I recommend looking for clean needles, as opposed to cleaning them every time. If you use bleach to clean your needles, use diluted bleach. Only a tablespoon for a gallon or two of water is fine. it is important that you then neutralize the bleach by rinsing in vinegar, and then very well in water. Ever heard of "acid free" environments that museum curators try to cultivate? Acid contributes to breakdown of materials...but base (the opposite of acid: alkali) does too. Bleach is a VERY strong base, and eats away at things too. If you don't neutralize the bleach, it continues to work...vinegar neutralizes bleach. If you use only as much vinegar as you did bleach, HOPEFULLY you neutralize it, not make it acid. But i would just as soon avoid messing with the pH of the needles all together.

If you suspect your needles harbor very tiny things you cannot see, like chiggers, alternatives to cleaning with water and bleach may be:
• Laying in the strong sunlight on screens for an extended period (turning regularly, assuring there is air circulating on all side, if possible)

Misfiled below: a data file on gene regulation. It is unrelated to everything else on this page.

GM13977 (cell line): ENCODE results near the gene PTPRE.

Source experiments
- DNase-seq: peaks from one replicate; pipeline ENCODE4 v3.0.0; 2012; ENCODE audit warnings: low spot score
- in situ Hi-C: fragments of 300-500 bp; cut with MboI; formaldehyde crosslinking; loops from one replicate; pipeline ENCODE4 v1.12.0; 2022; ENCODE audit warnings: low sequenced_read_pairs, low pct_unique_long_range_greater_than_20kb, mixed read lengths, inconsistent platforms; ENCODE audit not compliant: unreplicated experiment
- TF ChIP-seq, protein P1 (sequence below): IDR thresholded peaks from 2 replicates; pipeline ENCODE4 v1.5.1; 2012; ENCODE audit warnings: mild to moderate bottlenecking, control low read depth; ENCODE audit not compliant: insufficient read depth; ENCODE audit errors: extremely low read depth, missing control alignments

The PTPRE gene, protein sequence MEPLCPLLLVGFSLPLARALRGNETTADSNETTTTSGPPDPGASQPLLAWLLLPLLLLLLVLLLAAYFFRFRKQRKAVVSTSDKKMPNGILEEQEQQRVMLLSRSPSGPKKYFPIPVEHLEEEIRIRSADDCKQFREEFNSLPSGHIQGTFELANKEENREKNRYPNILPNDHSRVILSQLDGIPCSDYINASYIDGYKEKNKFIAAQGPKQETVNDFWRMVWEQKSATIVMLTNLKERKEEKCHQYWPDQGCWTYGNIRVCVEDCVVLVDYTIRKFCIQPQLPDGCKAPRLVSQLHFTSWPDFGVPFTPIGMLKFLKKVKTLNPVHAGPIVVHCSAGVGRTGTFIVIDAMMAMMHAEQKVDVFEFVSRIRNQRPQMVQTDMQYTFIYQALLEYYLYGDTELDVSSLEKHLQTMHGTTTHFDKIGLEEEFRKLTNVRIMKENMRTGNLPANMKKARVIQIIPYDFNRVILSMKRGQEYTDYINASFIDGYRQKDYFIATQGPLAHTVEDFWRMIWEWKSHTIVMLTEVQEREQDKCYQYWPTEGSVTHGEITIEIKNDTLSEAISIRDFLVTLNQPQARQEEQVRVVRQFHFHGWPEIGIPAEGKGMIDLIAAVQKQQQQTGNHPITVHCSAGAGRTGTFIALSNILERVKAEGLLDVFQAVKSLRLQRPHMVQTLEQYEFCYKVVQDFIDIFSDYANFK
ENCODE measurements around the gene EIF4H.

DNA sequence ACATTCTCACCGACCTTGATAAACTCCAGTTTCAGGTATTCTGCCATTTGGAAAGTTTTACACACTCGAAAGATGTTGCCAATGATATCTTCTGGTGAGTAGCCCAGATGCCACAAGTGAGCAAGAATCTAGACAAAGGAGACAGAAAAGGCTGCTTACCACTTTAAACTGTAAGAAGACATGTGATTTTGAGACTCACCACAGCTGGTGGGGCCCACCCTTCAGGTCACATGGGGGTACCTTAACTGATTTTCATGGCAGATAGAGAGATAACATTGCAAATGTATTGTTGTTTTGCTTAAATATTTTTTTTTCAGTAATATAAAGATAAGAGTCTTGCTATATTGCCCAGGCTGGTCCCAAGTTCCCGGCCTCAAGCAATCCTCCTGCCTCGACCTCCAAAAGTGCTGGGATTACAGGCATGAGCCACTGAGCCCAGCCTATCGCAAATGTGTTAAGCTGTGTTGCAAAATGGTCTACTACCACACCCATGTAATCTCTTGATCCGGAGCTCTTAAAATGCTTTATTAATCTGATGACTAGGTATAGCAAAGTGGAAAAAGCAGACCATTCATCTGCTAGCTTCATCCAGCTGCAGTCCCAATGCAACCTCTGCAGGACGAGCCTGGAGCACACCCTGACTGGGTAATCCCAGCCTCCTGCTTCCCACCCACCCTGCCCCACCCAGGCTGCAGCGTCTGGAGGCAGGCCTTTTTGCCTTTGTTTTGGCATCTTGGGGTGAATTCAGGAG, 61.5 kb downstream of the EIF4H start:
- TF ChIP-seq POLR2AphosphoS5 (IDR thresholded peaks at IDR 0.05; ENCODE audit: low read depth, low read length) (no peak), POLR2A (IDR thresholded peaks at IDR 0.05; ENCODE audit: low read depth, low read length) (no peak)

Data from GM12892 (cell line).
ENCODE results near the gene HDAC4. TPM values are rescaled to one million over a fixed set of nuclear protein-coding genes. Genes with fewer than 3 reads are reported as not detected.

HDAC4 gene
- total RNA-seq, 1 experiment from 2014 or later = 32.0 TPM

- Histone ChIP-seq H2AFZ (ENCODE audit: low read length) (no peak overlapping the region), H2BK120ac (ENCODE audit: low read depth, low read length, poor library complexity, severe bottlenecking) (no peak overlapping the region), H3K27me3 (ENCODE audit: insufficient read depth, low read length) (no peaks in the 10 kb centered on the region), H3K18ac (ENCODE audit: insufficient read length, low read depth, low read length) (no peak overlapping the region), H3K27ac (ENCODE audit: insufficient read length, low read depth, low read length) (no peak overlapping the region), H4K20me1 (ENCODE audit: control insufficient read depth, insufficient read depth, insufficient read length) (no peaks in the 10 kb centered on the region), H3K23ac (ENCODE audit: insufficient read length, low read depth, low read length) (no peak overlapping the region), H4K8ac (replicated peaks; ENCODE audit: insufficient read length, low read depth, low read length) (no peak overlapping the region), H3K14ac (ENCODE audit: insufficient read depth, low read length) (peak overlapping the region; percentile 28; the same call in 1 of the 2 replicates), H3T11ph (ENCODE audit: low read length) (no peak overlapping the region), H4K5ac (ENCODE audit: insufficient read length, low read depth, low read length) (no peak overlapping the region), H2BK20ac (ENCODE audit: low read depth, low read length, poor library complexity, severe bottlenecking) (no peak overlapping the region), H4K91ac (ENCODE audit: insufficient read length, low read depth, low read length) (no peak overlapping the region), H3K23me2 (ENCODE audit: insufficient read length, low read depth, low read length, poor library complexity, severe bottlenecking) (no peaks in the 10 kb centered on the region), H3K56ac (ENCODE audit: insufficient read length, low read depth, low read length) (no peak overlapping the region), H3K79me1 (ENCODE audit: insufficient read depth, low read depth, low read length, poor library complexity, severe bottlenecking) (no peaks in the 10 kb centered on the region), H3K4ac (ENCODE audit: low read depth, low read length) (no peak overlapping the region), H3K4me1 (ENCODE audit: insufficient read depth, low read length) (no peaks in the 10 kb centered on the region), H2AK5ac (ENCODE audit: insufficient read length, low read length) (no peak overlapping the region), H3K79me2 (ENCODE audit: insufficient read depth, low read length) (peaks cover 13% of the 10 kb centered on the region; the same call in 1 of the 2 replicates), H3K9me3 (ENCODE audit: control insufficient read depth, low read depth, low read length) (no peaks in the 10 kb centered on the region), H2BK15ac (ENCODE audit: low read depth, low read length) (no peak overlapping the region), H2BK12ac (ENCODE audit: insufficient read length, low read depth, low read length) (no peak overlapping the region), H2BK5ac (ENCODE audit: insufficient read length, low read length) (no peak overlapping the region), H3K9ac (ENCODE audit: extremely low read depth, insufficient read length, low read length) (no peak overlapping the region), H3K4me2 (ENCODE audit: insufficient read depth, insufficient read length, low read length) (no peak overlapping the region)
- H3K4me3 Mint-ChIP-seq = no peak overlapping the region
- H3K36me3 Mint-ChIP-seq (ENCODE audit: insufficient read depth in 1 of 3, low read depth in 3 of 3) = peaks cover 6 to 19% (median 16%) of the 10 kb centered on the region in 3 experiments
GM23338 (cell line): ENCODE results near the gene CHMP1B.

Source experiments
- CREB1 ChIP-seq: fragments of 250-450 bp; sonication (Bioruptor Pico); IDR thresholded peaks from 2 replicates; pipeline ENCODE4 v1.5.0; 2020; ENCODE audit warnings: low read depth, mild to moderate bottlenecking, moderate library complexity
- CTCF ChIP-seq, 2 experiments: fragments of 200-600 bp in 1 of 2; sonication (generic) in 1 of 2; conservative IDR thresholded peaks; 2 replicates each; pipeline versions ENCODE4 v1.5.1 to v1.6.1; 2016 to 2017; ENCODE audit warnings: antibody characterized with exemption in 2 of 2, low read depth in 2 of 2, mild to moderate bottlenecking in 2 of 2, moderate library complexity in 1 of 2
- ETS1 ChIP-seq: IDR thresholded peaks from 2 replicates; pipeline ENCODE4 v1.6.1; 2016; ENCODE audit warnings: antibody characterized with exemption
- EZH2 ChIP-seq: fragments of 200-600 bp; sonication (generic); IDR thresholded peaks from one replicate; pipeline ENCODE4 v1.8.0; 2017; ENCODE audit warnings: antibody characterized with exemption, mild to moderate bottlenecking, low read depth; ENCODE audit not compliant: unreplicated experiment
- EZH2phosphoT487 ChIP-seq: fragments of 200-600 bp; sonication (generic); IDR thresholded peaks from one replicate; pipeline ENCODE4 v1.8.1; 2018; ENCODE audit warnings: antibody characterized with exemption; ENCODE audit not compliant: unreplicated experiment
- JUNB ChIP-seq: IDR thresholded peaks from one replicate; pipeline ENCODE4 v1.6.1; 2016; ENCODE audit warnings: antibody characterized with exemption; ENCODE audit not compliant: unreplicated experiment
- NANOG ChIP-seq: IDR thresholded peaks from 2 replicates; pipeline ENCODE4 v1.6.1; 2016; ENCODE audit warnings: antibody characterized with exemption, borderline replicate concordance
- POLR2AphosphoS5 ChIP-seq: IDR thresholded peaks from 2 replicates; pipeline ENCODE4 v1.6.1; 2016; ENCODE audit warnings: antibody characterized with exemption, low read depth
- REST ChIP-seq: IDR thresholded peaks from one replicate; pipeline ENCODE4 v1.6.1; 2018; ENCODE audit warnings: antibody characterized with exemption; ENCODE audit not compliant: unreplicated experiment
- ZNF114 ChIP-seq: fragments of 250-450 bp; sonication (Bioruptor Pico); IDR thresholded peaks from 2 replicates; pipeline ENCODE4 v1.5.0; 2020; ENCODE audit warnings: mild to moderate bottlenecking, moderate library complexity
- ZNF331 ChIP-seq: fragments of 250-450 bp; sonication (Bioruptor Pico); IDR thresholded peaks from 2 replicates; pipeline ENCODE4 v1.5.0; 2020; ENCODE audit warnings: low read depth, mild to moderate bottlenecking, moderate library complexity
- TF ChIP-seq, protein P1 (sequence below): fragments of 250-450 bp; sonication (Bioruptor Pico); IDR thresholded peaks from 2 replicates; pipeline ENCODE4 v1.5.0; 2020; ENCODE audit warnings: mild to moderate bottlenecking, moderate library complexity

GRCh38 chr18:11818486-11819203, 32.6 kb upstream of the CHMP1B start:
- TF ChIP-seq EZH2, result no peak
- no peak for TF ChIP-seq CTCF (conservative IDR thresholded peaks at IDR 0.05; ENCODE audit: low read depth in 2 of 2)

• Freezing for a period of a month or more

Another way to get clean needles is to remove them green. I do not advocate removing them from a growing tree, as this could compromise the tree, making it sick or killing it. It takes more than one year for a pine needle to mature.

Sometimes storm-downed trees will render green needles. Lots of people cut trees down. When you see someone cutting down a longleaf pine tree, it pays to ask for a branch or two. Most of the time, they do not care that you want it. They usually don't want any part of the tree, not even the wood, as it is not very good for heating with. At right is the ditch bank in front of my house several years ago...the neighbors cutting two longleaf pines were very happy to have it all dumped in front of my house. After Lynn and I harvested all the needles, we had to haul it to the dump! Alot of work, but we had needles for a LONG time!